Are there some examples of CAT(1) spaces which are not trees which have disconnected Gromov boundary?

$\begingroup$ Yes: let $T$ be (the 2skeleton of) an equilateral triangle in the hyperbolic plane $H^2$. Consider two copies of $T$ glued on their vertices, and take the universal covering, with the length metric. Then it is obviously QI to a tree and CAT($1$), but not isometric to a tree. $\endgroup$ – YCor Mar 14 '15 at 15:05

$\begingroup$ Second example (if you don't want something quasiisometric to a tree): consider a horodisc in the hyperbolic plane. Then it's CAT($1$) and its Gromov boundary is reduced to a point. $\endgroup$ – YCor Mar 14 '15 at 15:08

$\begingroup$ @YCor How is a point disconnected? $\endgroup$ – Igor Rivin Mar 14 '15 at 16:59

2$\begingroup$ oh, I saw "totally disconnected". Otherwise it's even much easier, just take a wedge of two copies of $H^2$, then the Gromov boundary is a disjoint union of 2 circles. $\endgroup$ – YCor Mar 14 '15 at 23:31

$\begingroup$ This is homework; the question should be moved. As a hint  you should think of examples of CAT(1) spaces and their boundaries. Then think about how you can cut spaces into pieces (or glue spaces together) and how the boundary changes under those operations. $\endgroup$ – Sam Nead Mar 15 '15 at 2:21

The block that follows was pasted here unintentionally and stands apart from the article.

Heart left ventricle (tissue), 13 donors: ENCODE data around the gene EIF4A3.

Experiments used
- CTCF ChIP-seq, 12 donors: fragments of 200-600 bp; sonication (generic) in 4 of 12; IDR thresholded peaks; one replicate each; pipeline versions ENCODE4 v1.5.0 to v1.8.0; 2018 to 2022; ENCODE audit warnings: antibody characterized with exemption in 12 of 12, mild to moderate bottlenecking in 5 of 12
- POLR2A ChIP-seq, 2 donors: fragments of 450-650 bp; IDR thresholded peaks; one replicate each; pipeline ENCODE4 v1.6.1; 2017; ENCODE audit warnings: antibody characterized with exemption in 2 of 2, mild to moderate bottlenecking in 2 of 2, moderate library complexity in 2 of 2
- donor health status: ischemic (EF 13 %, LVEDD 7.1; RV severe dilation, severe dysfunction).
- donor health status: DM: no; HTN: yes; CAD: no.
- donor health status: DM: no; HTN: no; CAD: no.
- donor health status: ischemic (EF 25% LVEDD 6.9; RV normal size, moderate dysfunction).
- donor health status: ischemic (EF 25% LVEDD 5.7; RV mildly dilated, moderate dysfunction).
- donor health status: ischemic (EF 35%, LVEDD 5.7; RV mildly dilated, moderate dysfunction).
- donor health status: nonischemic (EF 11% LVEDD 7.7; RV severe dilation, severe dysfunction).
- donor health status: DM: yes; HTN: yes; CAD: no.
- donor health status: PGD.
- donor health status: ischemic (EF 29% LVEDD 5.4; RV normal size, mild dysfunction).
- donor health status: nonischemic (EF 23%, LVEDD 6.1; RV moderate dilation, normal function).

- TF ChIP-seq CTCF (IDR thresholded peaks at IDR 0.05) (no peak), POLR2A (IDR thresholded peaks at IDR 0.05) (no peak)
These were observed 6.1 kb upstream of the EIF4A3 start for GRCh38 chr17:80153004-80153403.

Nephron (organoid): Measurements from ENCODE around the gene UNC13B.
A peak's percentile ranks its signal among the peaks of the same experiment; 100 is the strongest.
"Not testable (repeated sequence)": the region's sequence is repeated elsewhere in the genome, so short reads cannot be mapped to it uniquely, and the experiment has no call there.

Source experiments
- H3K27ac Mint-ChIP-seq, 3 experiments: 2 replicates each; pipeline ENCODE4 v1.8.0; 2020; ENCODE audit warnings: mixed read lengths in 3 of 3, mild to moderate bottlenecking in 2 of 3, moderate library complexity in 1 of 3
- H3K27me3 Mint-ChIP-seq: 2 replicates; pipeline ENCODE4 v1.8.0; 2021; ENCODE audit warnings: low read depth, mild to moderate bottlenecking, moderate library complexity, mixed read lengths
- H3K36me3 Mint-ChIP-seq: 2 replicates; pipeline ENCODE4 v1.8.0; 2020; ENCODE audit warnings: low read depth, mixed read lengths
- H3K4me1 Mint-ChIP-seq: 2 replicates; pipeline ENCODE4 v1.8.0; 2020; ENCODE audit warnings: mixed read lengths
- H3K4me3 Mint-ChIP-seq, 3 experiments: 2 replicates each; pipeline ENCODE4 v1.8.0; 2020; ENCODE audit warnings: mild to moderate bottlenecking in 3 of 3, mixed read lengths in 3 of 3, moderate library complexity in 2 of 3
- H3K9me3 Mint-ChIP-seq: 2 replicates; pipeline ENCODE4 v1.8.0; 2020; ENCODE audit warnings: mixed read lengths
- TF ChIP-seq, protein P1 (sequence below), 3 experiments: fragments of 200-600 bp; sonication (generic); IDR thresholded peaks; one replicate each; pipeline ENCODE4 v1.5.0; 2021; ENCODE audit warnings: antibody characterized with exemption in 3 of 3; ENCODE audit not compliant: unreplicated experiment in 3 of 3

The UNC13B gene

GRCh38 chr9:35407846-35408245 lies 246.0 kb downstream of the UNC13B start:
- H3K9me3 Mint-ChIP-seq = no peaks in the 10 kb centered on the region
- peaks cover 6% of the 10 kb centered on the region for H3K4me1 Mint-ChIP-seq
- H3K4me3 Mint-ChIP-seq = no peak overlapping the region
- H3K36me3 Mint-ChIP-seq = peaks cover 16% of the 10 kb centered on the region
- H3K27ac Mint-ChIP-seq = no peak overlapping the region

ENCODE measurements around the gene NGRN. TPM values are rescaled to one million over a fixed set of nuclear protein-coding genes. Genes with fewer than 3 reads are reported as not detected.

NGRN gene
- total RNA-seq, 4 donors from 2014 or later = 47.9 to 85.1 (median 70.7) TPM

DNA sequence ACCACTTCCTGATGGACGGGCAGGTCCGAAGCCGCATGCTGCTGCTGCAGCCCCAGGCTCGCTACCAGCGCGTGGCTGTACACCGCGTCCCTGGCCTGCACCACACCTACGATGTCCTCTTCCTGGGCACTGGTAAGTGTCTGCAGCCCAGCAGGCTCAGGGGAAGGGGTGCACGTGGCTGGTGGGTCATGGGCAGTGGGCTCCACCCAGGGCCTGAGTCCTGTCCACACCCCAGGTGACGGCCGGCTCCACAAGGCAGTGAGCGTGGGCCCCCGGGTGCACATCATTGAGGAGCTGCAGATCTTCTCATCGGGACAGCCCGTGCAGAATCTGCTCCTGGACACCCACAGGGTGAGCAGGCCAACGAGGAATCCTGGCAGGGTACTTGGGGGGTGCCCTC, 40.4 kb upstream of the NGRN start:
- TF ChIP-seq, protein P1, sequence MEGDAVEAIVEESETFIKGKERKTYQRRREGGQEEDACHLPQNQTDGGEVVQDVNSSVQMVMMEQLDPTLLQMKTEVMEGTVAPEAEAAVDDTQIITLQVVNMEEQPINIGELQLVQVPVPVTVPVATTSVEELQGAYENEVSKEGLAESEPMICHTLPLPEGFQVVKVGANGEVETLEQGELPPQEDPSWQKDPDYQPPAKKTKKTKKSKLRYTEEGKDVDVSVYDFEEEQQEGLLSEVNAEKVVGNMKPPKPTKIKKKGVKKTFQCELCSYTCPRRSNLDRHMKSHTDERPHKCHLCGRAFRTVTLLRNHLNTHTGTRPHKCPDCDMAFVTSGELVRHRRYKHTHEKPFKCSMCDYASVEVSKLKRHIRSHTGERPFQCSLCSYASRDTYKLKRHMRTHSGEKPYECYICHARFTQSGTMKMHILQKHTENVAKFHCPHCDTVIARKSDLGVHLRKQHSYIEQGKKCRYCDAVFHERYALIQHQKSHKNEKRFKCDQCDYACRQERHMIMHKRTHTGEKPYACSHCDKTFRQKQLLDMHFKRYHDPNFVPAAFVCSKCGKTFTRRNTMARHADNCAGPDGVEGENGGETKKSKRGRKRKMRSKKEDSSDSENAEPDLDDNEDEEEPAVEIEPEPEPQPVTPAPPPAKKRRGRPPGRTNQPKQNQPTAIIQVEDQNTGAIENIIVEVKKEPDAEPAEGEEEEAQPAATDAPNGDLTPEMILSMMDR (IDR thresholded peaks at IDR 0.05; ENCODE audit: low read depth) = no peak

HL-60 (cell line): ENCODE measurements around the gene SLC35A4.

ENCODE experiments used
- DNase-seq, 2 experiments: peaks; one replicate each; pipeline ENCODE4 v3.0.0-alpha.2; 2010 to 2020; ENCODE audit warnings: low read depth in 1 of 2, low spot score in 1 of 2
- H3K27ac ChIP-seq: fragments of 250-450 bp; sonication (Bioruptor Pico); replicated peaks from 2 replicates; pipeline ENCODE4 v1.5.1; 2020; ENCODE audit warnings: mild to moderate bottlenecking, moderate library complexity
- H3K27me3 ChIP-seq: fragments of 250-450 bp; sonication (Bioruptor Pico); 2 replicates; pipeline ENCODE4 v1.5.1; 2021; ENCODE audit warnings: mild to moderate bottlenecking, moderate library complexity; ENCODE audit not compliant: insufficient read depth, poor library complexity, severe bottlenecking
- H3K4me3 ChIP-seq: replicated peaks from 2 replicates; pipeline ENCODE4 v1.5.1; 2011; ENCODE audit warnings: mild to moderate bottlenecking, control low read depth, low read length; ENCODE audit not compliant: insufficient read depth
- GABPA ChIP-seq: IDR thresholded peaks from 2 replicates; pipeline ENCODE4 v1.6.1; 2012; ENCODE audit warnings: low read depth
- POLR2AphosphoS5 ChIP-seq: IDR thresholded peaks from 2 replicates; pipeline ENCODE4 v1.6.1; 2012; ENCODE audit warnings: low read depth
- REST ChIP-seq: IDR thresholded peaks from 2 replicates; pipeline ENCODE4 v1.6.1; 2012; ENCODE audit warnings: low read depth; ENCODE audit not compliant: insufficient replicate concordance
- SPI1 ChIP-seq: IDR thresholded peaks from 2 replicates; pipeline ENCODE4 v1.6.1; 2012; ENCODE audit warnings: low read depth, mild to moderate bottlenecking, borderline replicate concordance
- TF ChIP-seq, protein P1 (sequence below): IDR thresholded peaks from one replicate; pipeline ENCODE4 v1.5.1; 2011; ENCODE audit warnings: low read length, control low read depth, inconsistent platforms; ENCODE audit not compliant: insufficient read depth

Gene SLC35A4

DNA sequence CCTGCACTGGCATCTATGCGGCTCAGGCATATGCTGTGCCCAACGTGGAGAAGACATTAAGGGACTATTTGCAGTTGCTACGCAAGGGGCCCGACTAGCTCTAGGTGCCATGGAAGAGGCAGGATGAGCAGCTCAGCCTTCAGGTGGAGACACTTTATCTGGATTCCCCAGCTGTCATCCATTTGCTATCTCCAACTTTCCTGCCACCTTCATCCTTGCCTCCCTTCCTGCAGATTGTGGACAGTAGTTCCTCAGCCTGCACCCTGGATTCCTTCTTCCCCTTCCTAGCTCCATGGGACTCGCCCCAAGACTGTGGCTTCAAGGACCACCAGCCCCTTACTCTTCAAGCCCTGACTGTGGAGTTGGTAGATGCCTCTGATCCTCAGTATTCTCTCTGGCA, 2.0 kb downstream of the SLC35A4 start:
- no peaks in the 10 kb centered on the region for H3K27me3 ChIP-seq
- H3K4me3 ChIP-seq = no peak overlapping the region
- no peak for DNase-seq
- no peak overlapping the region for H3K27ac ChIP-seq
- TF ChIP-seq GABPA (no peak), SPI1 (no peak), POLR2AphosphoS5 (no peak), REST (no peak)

Yes, the free product of any two word hyperbolic groups has disconnected Gromov boundary. For proof see the nice survey of KapovichBenakli., section 7.

$\begingroup$ word hyperbolic groups are not exactly CAT(1). (But there are many examples.) $\endgroup$ – Anton Petrunin Mar 14 '15 at 17:19

1$\begingroup$ You need at least one example for which you know that the free product is $CAT(1)$; it's OK for the free product of a surface group with $\mathbf{Z}$. $\endgroup$ – YCor Mar 14 '15 at 23:32
For sure you can not make it to be manifold without boundary.
You can start with a tree and glue to it many compact pieces applying Reshetnyak gluing theorem.